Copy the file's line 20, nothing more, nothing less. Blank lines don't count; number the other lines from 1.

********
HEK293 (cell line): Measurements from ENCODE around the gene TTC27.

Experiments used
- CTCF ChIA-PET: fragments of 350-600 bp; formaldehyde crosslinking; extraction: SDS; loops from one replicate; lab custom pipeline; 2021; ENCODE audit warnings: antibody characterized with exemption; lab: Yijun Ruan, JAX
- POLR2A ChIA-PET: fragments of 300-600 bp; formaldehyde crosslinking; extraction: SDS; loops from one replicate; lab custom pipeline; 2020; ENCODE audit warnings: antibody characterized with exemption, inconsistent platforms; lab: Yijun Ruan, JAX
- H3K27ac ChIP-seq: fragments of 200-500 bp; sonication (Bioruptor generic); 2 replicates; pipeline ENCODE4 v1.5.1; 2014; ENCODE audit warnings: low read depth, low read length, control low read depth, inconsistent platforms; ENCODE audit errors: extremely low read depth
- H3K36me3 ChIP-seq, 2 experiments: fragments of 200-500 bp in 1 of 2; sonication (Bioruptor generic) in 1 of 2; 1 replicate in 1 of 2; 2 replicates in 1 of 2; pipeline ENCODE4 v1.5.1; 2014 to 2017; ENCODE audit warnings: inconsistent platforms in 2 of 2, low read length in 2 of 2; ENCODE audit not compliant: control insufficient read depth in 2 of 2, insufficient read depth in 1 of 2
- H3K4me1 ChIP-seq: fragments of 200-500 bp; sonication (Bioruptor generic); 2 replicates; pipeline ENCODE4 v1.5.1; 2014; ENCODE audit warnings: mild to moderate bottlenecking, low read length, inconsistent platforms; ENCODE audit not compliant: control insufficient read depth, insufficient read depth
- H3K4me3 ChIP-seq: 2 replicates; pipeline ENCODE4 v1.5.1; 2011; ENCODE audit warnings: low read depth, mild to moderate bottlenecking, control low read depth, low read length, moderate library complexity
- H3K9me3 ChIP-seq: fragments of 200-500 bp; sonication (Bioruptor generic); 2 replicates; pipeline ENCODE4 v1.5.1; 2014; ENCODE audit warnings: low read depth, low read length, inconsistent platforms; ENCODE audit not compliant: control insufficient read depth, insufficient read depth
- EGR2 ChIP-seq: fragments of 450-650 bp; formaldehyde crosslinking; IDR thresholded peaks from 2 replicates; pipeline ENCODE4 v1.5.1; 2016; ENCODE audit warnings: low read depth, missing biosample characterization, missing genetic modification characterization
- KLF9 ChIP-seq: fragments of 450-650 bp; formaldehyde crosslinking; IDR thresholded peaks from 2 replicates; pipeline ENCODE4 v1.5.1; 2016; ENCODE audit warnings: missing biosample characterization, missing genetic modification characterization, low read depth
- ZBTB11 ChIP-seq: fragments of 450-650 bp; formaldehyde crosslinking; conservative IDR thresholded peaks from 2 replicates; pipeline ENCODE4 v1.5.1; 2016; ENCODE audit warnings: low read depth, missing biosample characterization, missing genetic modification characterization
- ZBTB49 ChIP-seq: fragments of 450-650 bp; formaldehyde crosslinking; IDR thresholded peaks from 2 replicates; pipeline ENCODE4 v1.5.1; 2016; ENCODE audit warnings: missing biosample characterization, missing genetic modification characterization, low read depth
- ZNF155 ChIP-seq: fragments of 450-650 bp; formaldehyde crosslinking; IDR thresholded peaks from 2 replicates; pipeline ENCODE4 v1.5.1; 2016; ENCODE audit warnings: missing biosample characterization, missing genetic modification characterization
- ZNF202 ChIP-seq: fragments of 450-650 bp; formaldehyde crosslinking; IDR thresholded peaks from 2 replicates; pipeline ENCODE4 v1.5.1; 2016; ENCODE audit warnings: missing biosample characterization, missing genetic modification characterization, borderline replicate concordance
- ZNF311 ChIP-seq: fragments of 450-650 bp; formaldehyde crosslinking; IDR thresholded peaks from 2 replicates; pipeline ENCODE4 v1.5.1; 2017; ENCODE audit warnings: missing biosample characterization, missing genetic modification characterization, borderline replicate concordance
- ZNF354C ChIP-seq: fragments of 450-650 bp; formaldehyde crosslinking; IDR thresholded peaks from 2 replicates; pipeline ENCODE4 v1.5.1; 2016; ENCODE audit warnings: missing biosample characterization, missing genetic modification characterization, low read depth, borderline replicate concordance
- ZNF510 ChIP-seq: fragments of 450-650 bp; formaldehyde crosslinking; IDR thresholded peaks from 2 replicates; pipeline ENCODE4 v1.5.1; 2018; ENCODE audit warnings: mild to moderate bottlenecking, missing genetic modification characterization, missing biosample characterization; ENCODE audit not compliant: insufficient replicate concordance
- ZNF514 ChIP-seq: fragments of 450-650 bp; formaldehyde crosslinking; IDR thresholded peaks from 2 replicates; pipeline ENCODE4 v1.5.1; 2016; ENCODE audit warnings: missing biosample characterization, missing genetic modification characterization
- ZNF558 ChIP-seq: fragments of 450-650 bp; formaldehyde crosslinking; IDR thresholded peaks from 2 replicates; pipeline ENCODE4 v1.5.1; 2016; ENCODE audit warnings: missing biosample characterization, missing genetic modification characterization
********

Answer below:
- ZNF558 ChIP-seq: fragments of 450-650 bp; formaldehyde crosslinking; IDR thresholded peaks from 2 replicates; pipeline ENCODE4 v1.5.1; 2016; ENCODE audit warnings: missing biosample characterization, missing genetic modification characterization